Thanks to the proliferation of smartphones, touchscreens have become a staple of our daily lives. But up in the air, thing’s haven’t quite caught up, and many business jet flight decks still haven’t embraced the touchscreen revolution.

The fact is, aside from Garmin’s touchscreen controls in jets with G3000 and G5000 avionics suites, aircraft manufacturers have generally avoided touchscreens in favor of non-touch displays, and all that is starting to change.

We’re now seeing companies like Gulfstream adopt wider use of touchscreen technology with the new G500 and G600. On the overhead console of the Gulfstreams are three Esterline Korry touchscreen panels. Gone are the dizzying plethora switches, knobs, dials and buttons that can be a real challenge to memorize for pilots new to models like the G450, G550, and G650.

In addition to providing a sleek, streamlined look, these touchscreens allow each pilot to manipulate the screens independently at the same time, which speeds up pre-takeoff processes considerably.

The other great advantage of touchscreens is their flexibility when it comes to upgrades. Engineers can easily make changes without having to find a place to mount a new button or control.

But in terms of business jets’ instrument panels, touchscreen displays have been relatively slow to catch on. Why? Some say that touchscreens are better suited for pilots flying “little” airplanes, and that the way flight decks are set up in business jets means pilots are too far away to reach the panel. And not everyone is a fan of touchscreens in turbulent conditions.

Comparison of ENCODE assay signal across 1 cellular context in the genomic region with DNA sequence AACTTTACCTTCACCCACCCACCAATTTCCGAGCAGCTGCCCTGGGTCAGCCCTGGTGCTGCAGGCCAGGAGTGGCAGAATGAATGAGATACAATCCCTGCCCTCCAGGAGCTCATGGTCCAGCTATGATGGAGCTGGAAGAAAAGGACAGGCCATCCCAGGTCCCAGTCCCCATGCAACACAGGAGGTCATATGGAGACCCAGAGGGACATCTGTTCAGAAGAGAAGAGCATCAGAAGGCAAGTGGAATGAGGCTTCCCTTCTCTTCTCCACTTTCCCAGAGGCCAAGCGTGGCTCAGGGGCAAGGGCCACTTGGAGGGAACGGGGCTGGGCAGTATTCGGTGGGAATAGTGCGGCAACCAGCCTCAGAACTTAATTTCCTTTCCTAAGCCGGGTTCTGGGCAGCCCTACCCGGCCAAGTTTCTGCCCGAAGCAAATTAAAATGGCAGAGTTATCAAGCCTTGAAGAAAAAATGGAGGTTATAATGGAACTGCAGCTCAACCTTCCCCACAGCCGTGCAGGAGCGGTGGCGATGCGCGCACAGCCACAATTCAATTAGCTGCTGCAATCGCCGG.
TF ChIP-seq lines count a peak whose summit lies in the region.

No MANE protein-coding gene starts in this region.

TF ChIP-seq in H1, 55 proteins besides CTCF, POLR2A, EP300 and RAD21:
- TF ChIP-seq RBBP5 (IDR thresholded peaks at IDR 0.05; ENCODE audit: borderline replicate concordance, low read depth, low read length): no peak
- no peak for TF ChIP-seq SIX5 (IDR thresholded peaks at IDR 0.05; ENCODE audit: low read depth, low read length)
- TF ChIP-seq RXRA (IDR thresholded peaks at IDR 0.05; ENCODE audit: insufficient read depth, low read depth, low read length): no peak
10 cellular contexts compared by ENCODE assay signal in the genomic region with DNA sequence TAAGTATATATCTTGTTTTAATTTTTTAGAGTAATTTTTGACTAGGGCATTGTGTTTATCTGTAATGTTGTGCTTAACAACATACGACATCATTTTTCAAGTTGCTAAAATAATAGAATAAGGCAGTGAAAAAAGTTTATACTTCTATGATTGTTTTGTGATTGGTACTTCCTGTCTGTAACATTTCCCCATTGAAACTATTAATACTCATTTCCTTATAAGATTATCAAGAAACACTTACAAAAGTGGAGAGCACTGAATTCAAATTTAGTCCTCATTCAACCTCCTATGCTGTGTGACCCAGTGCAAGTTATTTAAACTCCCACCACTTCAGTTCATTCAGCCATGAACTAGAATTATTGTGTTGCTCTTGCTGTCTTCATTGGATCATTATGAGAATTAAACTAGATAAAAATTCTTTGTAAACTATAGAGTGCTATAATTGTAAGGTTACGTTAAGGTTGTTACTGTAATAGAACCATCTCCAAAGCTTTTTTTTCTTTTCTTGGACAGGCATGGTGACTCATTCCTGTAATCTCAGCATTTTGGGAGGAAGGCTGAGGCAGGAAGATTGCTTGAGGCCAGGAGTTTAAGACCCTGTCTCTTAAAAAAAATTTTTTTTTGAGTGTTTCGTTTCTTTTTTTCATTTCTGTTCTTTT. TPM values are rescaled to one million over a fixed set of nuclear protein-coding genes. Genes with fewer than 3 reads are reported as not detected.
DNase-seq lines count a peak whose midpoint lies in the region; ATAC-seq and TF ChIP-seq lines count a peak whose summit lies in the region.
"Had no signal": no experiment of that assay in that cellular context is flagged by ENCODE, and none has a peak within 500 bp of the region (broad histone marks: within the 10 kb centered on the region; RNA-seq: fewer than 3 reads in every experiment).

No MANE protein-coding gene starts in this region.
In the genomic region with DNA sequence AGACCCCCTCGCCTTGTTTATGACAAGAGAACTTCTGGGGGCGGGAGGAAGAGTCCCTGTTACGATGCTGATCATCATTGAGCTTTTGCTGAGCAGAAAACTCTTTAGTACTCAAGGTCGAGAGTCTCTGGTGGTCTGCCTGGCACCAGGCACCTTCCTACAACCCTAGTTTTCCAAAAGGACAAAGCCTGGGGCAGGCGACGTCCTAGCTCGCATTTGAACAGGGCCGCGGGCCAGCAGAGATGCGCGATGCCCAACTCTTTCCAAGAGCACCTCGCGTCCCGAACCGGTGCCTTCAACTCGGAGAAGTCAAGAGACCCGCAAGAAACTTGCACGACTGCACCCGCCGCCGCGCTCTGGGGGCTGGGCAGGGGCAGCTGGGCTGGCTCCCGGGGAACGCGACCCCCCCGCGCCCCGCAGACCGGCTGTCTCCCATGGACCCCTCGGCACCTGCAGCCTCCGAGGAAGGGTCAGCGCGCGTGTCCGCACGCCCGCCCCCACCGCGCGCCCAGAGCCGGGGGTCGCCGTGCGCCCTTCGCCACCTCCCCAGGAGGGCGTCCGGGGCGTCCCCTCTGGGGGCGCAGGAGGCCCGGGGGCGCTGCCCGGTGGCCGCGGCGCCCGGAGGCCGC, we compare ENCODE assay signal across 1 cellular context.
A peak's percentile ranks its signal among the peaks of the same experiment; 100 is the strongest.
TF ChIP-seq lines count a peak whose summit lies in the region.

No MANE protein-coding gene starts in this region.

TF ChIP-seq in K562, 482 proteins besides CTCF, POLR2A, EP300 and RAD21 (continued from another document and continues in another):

Despite this, change does seem to be on the horizon. Nextant Aerospace and Collins Aerospace, for instance, just received a supplemental type certificate for a touchscreen display avionics upgrade for the Challenger 604, part of Nextant’s 604XT package.

The Collins Pro Line Fusion touchscreen upgrade for the 604 is similar to the Fusion avionics system in new King Airs, which pilots have generally been loving. And what’s particularly great about Collins is that they’ve made it possible for pilots to manipulate the avionics with knobs and buttons as well as eliminating the turbulence problem.

With the ever-improving price, capability and flexibility of touchscreens we think it’s just a matter of time before they’re standard on most business jets Especially as younger tech-savvy pilots move up the flying food chain and find themselves at the helm of more sophisticated aircraft.